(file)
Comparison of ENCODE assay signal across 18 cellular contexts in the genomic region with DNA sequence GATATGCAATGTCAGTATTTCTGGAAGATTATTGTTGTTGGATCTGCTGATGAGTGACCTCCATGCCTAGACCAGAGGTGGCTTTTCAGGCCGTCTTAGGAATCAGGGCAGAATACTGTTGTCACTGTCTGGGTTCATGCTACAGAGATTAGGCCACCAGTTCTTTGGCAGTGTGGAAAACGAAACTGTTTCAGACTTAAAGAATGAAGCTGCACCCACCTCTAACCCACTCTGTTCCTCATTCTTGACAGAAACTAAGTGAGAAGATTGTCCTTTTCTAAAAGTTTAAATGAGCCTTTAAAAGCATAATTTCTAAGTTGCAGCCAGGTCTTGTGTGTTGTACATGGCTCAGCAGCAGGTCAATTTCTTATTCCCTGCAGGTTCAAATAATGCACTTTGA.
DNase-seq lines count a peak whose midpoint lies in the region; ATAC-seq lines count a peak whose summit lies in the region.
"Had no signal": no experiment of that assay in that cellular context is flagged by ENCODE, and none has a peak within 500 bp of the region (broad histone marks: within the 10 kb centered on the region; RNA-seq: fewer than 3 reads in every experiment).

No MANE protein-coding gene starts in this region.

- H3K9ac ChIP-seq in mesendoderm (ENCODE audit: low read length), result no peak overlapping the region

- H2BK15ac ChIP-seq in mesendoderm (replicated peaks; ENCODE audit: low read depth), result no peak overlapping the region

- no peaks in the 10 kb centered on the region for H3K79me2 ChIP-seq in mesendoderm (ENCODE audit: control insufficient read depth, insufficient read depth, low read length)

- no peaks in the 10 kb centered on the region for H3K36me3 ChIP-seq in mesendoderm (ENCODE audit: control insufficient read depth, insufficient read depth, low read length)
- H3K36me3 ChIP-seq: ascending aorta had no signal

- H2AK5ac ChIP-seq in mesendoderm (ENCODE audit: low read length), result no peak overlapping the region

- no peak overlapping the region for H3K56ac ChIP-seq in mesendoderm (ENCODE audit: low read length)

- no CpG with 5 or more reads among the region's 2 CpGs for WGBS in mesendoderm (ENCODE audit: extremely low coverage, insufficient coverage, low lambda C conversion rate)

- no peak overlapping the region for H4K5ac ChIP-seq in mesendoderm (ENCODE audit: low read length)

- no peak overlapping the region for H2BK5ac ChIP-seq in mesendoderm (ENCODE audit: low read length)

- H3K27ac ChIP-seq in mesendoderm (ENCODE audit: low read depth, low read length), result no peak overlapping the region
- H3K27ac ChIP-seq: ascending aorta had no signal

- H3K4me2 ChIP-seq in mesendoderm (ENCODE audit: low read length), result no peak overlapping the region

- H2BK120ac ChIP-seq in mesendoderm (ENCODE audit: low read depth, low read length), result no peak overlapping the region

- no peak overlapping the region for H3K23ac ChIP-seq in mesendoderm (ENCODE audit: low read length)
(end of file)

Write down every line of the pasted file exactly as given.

Comparison of ENCODE assay signal across 18 cellular contexts in the genomic region with DNA sequence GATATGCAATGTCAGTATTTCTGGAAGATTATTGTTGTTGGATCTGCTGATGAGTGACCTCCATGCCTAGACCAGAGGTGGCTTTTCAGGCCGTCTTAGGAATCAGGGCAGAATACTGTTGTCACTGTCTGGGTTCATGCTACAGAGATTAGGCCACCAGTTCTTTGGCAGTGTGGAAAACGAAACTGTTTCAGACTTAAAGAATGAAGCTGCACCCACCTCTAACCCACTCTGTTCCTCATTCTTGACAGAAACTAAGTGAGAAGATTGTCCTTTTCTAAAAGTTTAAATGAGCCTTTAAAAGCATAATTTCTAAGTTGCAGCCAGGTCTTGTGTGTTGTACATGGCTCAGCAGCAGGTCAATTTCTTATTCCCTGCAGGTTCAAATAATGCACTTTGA.
DNase-seq lines count a peak whose midpoint lies in the region; ATAC-seq lines count a peak whose summit lies in the region.
"Had no signal": no experiment of that assay in that cellular context is flagged by ENCODE, and none has a peak within 500 bp of the region (broad histone marks: within the 10 kb centered on the region; RNA-seq: fewer than 3 reads in every experiment).

No MANE protein-coding gene starts in this region.

- H3K9ac ChIP-seq in mesendoderm (ENCODE audit: low read length), result no peak overlapping the region

- H2BK15ac ChIP-seq in mesendoderm (replicated peaks; ENCODE audit: low read depth), result no peak overlapping the region

- no peaks in the 10 kb centered on the region for H3K79me2 ChIP-seq in mesendoderm (ENCODE audit: control insufficient read depth, insufficient read depth, low read length)

- no peaks in the 10 kb centered on the region for H3K36me3 ChIP-seq in mesendoderm (ENCODE audit: control insufficient read depth, insufficient read depth, low read length)
- H3K36me3 ChIP-seq: ascending aorta had no signal

- H2AK5ac ChIP-seq in mesendoderm (ENCODE audit: low read length), result no peak overlapping the region

- no peak overlapping the region for H3K56ac ChIP-seq in mesendoderm (ENCODE audit: low read length)

- no CpG with 5 or more reads among the region's 2 CpGs for WGBS in mesendoderm (ENCODE audit: extremely low coverage, insufficient coverage, low lambda C conversion rate)

- no peak overlapping the region for H4K5ac ChIP-seq in mesendoderm (ENCODE audit: low read length)

- no peak overlapping the region for H2BK5ac ChIP-seq in mesendoderm (ENCODE audit: low read length)

- H3K27ac ChIP-seq in mesendoderm (ENCODE audit: low read depth, low read length), result no peak overlapping the region
- H3K27ac ChIP-seq: ascending aorta had no signal

- H3K4me2 ChIP-seq in mesendoderm (ENCODE audit: low read length), result no peak overlapping the region

- H2BK120ac ChIP-seq in mesendoderm (ENCODE audit: low read depth, low read length), result no peak overlapping the region

- no peak overlapping the region for H3K23ac ChIP-seq in mesendoderm (ENCODE audit: low read length)